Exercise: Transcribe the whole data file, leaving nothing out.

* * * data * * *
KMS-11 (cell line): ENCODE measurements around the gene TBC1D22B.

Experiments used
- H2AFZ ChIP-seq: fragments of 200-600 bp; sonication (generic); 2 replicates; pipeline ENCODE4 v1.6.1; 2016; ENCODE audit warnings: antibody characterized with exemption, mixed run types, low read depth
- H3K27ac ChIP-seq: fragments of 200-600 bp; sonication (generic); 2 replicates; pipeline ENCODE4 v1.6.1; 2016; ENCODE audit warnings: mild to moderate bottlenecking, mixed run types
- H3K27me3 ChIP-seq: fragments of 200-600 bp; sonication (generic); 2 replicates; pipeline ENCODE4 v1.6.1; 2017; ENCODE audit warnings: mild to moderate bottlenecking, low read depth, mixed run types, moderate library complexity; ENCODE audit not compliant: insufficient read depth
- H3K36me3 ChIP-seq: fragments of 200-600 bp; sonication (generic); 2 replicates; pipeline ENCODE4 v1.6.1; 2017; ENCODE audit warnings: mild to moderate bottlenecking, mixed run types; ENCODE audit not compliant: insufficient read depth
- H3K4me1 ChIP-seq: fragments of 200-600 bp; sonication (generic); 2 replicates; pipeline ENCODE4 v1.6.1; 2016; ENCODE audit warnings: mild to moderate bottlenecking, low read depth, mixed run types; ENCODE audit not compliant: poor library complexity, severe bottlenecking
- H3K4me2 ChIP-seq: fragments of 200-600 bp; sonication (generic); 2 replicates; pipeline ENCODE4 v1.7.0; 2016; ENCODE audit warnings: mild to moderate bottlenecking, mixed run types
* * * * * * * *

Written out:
KMS-11 (cell line): ENCODE measurements around the gene TBC1D22B.

Experiments used
- H2AFZ ChIP-seq: fragments of 200-600 bp; sonication (generic); 2 replicates; pipeline ENCODE4 v1.6.1; 2016; ENCODE audit warnings: antibody characterized with exemption, mixed run types, low read depth
- H3K27ac ChIP-seq: fragments of 200-600 bp; sonication (generic); 2 replicates; pipeline ENCODE4 v1.6.1; 2016; ENCODE audit warnings: mild to moderate bottlenecking, mixed run types
- H3K27me3 ChIP-seq: fragments of 200-600 bp; sonication (generic); 2 replicates; pipeline ENCODE4 v1.6.1; 2017; ENCODE audit warnings: mild to moderate bottlenecking, low read depth, mixed run types, moderate library complexity; ENCODE audit not compliant: insufficient read depth
- H3K36me3 ChIP-seq: fragments of 200-600 bp; sonication (generic); 2 replicates; pipeline ENCODE4 v1.6.1; 2017; ENCODE audit warnings: mild to moderate bottlenecking, mixed run types; ENCODE audit not compliant: insufficient read depth
- H3K4me1 ChIP-seq: fragments of 200-600 bp; sonication (generic); 2 replicates; pipeline ENCODE4 v1.6.1; 2016; ENCODE audit warnings: mild to moderate bottlenecking, low read depth, mixed run types; ENCODE audit not compliant: poor library complexity, severe bottlenecking
- H3K4me2 ChIP-seq: fragments of 200-600 bp; sonication (generic); 2 replicates; pipeline ENCODE4 v1.7.0; 2016; ENCODE audit warnings: mild to moderate bottlenecking, mixed run types